WMS Stage Exquisite “Fiddler on the Roof”

Liam Murphy Reports

Theatre Royal audiences were last week treated to the expected, big, warm-hearted choruses in Waterford Musical Society’s exquisite production of ‘Fiddler On The Roof’.
There was an epic sweep to the show as ‘Tradition’, the beautiful ‘Sabbath Prayer’, the glorious shout to life and survival of ‘L’Chaim’ and a ‘Sunrise Sunset’ to rekindle memories of weddings and family occasions. Some came to remember the good times of the Light Opera Festival and that was beautifully evident in and around the theatre.
Bill Stafford directed with appreciated attention to the ultimately hopeful aspects of the story – the survival of people. Of families trying to adjust to changes and still have faith in human destiny.

The cast of Waterford Musical Society's 'Fiddler On The Roof', which performed to delighted audiences at the Theatre Royal between Wednesday and Saturday last. 			 							| Photos: Colin Shanahan/DigiCol

The cast of Waterford Musical Society's 'Fiddler On The Roof', which performed to delighted audiences at the Theatre Royal between Wednesday and Saturday last. | Photos: Colin Shanahan/DigiCol


There was also the implied metaphor of how a community needs the sharing and continuity of a musical heritage that is still as precarious as a ‘Fiddler on the Roof’.
Ben Hennessy’s fine set established the earthy tones and the costumes designed by Avril Musgrave and supplied by Nomac and Newry continued those tones.
Musical direction from Wayne Brown excelled with a wonderful pit that had an accordion, a mandolin, Geri Dunne on Cello and Alex Gough on percussion.
The delight of live music in a musical added much to a cast and crew who created the ritual, the pace of life, the coping with adversity.
Ella Foley was Shprintze and Aoife Wall was Bielke, the youngest children of Tevye the Milkman (Ray Collins).
Brian Hogan (Innkeeper), Niall Kelly (Mendel), Jonathan Kelly (Bookseller), Ben Nolan (Russian Soloist) and Mary-Rose Kiely (as the gossipy spirit of Anatevka) added to the sense of village life. Nataylia O’Neill was the elusive Fiddler on the Roof.

Trish Orpen was wonderful as Yente The Matchmaker and she brought humour as did Tevye in his monologues to God and the audience. Paula Weldon was fearsome as Fruma Sarah and Avril Hartrey brought a feisty Grandma Tzeitel back from the grave.
As Tevye, Ray Collins was splendid and sang and acted with cunning, aplomb, and a deep love for the character and he lifted the show up on his shoulders and carried it into memory. His ‘If I Were A Rich Man’ was glorious and when he was frustrated you felt that annoyance. You felt torn by the decisions he had to make and you wanted to share his burden and walk into the future with him.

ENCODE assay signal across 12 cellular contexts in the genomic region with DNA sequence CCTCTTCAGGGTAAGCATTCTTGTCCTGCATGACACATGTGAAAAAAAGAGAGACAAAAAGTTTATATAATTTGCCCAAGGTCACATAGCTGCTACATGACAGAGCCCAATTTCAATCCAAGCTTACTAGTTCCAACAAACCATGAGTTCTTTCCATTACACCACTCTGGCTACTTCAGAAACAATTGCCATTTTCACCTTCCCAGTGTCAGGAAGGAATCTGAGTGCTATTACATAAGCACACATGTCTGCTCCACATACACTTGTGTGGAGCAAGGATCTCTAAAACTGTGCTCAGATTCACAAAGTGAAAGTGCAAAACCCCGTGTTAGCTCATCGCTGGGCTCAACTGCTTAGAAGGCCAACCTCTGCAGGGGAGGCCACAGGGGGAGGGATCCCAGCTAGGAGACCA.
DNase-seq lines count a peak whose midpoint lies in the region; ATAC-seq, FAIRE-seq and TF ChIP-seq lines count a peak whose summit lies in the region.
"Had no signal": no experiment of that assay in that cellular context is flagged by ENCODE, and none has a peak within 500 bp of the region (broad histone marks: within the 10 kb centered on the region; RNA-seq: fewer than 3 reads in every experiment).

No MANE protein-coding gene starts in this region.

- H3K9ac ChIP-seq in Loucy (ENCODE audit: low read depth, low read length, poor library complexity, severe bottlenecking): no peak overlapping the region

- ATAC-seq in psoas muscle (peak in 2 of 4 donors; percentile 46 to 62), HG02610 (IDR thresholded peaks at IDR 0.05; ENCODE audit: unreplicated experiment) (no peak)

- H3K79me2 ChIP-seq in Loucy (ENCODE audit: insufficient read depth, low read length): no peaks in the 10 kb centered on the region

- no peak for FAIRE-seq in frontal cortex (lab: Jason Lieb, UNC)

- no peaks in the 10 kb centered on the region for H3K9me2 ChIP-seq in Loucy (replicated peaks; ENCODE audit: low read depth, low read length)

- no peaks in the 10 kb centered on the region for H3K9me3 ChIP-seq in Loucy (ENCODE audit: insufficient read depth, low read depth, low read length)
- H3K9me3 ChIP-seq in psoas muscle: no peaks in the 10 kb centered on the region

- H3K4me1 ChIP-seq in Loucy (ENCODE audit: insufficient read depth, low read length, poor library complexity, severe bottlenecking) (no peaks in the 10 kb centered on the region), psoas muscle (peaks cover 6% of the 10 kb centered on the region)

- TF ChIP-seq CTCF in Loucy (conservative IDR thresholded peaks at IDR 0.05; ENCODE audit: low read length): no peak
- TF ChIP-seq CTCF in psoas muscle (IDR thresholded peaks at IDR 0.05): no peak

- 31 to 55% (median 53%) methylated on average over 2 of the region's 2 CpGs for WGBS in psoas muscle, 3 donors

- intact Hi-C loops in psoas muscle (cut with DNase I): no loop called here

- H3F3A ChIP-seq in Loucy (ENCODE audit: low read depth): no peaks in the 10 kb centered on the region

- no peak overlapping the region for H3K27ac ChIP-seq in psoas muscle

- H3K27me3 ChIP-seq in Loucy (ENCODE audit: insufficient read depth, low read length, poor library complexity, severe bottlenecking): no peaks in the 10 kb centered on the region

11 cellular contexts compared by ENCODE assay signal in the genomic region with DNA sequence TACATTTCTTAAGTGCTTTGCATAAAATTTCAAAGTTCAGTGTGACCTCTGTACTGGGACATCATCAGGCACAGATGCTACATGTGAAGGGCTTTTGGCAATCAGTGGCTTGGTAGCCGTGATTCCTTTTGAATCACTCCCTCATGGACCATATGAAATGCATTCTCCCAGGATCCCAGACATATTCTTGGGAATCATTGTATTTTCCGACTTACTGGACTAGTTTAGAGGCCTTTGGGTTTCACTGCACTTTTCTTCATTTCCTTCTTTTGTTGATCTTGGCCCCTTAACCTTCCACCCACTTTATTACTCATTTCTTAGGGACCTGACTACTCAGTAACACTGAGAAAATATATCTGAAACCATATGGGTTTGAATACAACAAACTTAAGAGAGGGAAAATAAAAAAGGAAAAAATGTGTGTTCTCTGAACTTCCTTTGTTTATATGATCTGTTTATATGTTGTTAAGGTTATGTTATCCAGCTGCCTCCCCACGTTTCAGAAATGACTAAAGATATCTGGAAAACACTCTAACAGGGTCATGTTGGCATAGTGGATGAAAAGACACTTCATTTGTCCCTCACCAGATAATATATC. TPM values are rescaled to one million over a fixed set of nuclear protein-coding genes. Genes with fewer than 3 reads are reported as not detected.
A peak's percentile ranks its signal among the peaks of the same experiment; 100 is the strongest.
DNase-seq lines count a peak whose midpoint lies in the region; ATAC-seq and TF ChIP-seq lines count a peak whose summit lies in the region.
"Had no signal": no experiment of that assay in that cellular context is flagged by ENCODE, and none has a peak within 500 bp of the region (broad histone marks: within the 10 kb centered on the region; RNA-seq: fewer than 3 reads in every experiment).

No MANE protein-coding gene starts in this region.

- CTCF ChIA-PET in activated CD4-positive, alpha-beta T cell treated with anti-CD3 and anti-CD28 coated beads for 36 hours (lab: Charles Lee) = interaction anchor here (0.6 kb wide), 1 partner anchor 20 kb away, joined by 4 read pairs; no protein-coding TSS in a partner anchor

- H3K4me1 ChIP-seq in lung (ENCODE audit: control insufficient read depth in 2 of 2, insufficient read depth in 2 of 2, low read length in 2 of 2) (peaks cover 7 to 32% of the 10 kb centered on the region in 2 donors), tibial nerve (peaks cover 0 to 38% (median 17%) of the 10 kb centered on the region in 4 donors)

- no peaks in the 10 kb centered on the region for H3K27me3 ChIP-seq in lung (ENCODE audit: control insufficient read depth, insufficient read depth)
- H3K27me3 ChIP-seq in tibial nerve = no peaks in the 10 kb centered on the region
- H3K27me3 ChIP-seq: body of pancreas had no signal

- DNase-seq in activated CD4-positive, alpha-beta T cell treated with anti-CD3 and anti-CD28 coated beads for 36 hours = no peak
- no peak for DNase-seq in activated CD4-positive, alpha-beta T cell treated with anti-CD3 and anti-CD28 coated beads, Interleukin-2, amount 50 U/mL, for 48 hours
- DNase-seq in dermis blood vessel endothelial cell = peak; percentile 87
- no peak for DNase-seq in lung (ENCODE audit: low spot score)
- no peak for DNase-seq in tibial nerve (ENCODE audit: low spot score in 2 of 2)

He inhabited and embodied the confusion of going on, and having hope in ‘tomorrow’. Greta Rochford shone as Golda and her duet with Tevye, ‘Do You Love Me’, was a high point of reflection. Neill Bourke was excellent as the angry butcher, Lazar Wolf, as was Paul Dillon as the doddering Rabbi.
Dermot Sullivan brought authority and humanity to the role of the Constable. Brian Tuohy was splendid as the hesitant tailor, Motel, and his ‘Miracle of Miracles’ was such a luminous joy.

Ray Collins was splendid as Tevye, a role he was born to play.

Ray Collins was splendid as Tevye, a role he was born to play.


Adam O’Neill portrayed the revolutionary spirit of the student, Perchik, and Jack Cunningham was good as the conflicted Fyedka who represented another aspect of change and adjustment. He also danced like a dream. The inspirational choreography of Margaret Kavanagh was another wonderful aspect of this production.
Three daughters were the central heartbeat of this musical. They embodied hope, expectation, love, and sacrifice and each walked forth and the audience walked with them, hand in hand, hope in heart. Jennifer White (Tzeitel) smiled and the audience took her to their heart.
Niamh Fennessy stepped forward to dance and again the audience danced in their heart with her.
Emma Walsh (Chava) rebelled and broke the traditional bonds and the audience wished her well. So much emotion was invested in ‘Matchmaker’, ‘Now I Have Everything’ and ‘Far From The Home I Love’, and a family dance sequence – the Chava Sequence – was such a joy in a show that restored joy and heartfelt feelings.

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